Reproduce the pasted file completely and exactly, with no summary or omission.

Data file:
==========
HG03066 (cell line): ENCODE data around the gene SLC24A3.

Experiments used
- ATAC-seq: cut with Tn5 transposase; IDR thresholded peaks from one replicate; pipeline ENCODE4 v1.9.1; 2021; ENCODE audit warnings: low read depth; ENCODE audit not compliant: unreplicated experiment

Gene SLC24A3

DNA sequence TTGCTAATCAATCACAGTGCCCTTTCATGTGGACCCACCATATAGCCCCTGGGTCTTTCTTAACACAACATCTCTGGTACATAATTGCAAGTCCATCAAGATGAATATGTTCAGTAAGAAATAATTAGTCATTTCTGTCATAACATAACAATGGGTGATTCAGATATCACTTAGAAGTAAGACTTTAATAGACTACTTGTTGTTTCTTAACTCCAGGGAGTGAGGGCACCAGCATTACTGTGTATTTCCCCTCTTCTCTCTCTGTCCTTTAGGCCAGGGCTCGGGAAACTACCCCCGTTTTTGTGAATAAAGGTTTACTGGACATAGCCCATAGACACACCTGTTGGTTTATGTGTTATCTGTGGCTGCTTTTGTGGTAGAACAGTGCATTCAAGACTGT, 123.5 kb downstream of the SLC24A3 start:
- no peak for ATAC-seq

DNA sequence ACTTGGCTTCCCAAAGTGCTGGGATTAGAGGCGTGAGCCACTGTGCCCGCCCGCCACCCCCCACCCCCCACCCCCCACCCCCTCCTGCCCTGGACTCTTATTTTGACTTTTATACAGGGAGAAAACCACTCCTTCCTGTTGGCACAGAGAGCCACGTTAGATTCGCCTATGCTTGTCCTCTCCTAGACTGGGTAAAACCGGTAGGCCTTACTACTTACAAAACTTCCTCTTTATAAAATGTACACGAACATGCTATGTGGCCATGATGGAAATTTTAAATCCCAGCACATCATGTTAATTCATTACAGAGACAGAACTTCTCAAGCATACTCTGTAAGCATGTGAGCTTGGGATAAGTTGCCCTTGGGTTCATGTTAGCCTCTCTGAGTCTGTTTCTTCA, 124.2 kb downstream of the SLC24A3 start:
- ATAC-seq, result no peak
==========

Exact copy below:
HG03066 (cell line): ENCODE data around the gene SLC24A3.

Experiments used
- ATAC-seq: cut with Tn5 transposase; IDR thresholded peaks from one replicate; pipeline ENCODE4 v1.9.1; 2021; ENCODE audit warnings: low read depth; ENCODE audit not compliant: unreplicated experiment

Gene SLC24A3

DNA sequence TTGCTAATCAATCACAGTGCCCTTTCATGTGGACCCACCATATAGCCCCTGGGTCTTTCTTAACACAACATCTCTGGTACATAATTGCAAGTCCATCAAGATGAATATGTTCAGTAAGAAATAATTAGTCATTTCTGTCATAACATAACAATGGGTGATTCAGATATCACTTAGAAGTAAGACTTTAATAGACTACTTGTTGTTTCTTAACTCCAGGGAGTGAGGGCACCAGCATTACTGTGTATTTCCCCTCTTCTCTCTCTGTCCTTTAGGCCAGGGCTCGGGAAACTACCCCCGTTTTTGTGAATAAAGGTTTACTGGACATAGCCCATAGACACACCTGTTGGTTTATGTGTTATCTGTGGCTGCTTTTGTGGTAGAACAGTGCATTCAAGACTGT, 123.5 kb downstream of the SLC24A3 start:
- no peak for ATAC-seq

DNA sequence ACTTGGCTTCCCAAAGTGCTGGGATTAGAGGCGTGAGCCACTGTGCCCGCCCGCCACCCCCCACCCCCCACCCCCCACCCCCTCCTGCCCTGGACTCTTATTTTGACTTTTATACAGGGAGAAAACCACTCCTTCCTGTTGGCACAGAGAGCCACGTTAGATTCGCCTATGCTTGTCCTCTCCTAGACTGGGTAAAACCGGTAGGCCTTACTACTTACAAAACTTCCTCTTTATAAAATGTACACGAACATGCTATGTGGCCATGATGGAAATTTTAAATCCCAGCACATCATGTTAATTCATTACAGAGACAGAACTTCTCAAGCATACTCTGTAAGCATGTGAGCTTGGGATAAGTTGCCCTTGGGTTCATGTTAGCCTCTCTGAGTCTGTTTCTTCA, 124.2 kb downstream of the SLC24A3 start:
- ATAC-seq, result no peak